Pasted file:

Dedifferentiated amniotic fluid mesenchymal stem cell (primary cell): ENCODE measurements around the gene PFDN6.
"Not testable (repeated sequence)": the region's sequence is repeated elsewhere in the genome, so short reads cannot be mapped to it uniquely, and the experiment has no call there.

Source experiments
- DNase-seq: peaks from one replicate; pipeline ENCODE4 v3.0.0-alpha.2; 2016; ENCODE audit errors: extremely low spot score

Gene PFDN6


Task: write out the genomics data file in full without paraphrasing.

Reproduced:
Dedifferentiated amniotic fluid mesenchymal stem cell (primary cell): ENCODE measurements around the gene PFDN6.
"Not testable (repeated sequence)": the region's sequence is repeated elsewhere in the genome, so short reads cannot be mapped to it uniquely, and the experiment has no call there.

Source experiments
- DNase-seq: peaks from one replicate; pipeline ENCODE4 v3.0.0-alpha.2; 2016; ENCODE audit errors: extremely low spot score

Gene PFDN6